# National Pi Day

#### What is pi?

Can you imagine a number that never ends? That number, known as “pi,” is found by dividing the circumference of a circle by its diameter, and it is used all around you every day. Engineers and architects use pi to design structures, scientists use it to calculate the orbits of planets and stars, and it’s even used to determine how well a baseball pitcher throws a ball. Because pi is rounded to 3.14, March 14 is National Pi Day! Here are some fun activities to celebrate one of the coolest numbers in math!

How do you find pi?

With a circle!

For materials, you’ll need a round plate, a pencil, and a roll of measuring tape.

Directions:

1. Wrap the measuring tape around the edge of the plate, see how many inches it is, and write that measurement down.
2. Stretch the measuring tape across the middle of the plate, measuring from one edge to the other, and write that measurement down too.
3. Divide the first measurement (the circumference) by the second measurement (the diameter). You should get 3.14 or a number very close to it.

No matter how big or small the circle (the dinner plate, in this case), pi is always the same!

How do you get pie?

Make some! (Or have your kids make it.) This easy no-bake chocolate peanut butter pie is a tasty way to celebrate math.

Freezer Chocolate Peanut Butter Pie

Makes two whole pies.

Ingredients:

2 chocolate graham cracker pie crusts

1 8 oz. package cream cheese, softened

½ tsp. vanilla extract

1 ⅓ cup powdered sugar

1 ¼ cup peanut butter

1 cup milk

1 16 oz. tub of whipped topping, thawed

Directions:

1. Use a mixer to beat together the softened cream cheese, vanilla extract, and powdered sugar.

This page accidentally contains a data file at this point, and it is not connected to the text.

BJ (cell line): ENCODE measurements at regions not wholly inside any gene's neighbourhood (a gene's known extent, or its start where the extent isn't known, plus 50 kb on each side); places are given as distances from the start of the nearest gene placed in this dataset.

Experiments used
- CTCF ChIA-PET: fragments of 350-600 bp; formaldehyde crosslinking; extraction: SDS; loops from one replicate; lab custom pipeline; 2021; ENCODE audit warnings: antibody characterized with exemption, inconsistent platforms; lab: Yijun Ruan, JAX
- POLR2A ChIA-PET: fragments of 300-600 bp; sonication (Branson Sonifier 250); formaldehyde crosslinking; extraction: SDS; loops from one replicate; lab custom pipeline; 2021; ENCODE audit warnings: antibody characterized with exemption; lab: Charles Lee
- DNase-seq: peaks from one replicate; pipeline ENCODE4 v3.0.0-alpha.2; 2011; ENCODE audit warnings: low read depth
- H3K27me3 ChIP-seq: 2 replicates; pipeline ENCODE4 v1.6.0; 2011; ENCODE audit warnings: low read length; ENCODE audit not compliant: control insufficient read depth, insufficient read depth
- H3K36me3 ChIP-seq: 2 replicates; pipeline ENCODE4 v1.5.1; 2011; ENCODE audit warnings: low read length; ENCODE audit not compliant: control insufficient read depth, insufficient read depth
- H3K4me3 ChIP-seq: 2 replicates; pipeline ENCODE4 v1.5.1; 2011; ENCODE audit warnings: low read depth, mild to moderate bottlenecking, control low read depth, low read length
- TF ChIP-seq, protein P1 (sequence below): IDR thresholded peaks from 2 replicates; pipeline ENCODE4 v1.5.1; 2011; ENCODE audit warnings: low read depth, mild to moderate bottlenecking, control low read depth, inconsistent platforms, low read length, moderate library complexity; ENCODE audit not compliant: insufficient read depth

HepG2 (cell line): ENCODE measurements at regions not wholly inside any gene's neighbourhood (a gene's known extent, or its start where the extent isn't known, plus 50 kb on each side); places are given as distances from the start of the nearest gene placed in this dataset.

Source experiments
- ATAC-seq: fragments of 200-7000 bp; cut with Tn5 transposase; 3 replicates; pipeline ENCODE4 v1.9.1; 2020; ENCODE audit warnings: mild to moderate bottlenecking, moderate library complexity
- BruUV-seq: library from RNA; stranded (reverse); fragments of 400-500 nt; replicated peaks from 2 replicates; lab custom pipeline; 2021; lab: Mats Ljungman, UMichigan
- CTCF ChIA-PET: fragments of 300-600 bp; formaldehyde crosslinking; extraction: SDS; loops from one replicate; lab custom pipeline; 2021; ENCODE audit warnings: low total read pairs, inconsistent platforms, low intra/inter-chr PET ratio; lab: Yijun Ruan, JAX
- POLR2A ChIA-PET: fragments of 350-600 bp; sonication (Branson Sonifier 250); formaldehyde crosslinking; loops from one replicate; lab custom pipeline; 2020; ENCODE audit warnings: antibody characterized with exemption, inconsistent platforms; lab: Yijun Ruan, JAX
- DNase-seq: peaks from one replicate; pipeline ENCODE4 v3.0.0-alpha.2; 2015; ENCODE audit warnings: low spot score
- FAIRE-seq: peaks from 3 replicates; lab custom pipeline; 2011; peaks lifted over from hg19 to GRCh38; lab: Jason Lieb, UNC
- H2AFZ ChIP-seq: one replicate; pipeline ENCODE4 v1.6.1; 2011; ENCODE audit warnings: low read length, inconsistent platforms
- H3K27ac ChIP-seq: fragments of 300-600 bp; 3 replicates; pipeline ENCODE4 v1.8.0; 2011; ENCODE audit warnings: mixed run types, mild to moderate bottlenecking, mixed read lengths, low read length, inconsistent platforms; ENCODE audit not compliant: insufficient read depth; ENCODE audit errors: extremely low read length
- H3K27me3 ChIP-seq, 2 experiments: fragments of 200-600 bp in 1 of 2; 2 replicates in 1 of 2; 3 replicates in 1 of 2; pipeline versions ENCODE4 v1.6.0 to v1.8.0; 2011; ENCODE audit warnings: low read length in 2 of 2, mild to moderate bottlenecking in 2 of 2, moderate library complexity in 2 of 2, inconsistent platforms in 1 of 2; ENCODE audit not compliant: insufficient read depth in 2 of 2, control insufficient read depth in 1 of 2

2. Add in the peanut butter and milk, and then beat until the mixture is smooth.
3. Gently stir in the whipped topping until just combined.
4. Pour into the pie crusts and refrigerate at least 6 hours (or overnight).

How do you play with pi?

Make a pi paper chain.

Pi Paper Chain

You’ll need paper, scissors, a stapler, and a pencil or marker.

Directions:

1. Cut construction paper, card stock, or even regular paper into strips. (You can either cut freehand, use a ruler to draw lines as a guide, or fold your paper like a little accordion and then cut down each fold.)
2. Fold the first strip into a circle and staple the ends together.
3. Slide one end of another strip through the circle you just made.
4. Make a circle with the second strip, stapling the ends together. Repeat until you’ve used all your strips.
5. Write a number of pi on each link in your paper chain. Here are some more digits to get you started: 3.14159265358979323846264338. (You can find a million digits at piday.org/million, but nobody has time for that!)

For all of its incredible uses, both practical and fun, pi certainly deserves its very own holiday! What is your favorite Pi Day activity?

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